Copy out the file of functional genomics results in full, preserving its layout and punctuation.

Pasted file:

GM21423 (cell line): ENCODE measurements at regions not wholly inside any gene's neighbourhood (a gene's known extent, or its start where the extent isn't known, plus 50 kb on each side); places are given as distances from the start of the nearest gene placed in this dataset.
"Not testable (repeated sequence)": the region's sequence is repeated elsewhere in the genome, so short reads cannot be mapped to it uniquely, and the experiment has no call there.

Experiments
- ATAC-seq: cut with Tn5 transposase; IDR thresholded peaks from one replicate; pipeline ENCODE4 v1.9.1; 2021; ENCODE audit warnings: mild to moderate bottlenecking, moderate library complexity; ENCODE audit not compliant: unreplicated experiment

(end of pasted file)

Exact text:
GM21423 (cell line): ENCODE measurements at regions not wholly inside any gene's neighbourhood (a gene's known extent, or its start where the extent isn't known, plus 50 kb on each side); places are given as distances from the start of the nearest gene placed in this dataset.
"Not testable (repeated sequence)": the region's sequence is repeated elsewhere in the genome, so short reads cannot be mapped to it uniquely, and the experiment has no call there.

Experiments
- ATAC-seq: cut with Tn5 transposase; IDR thresholded peaks from one replicate; pipeline ENCODE4 v1.9.1; 2021; ENCODE audit warnings: mild to moderate bottlenecking, moderate library complexity; ENCODE audit not compliant: unreplicated experiment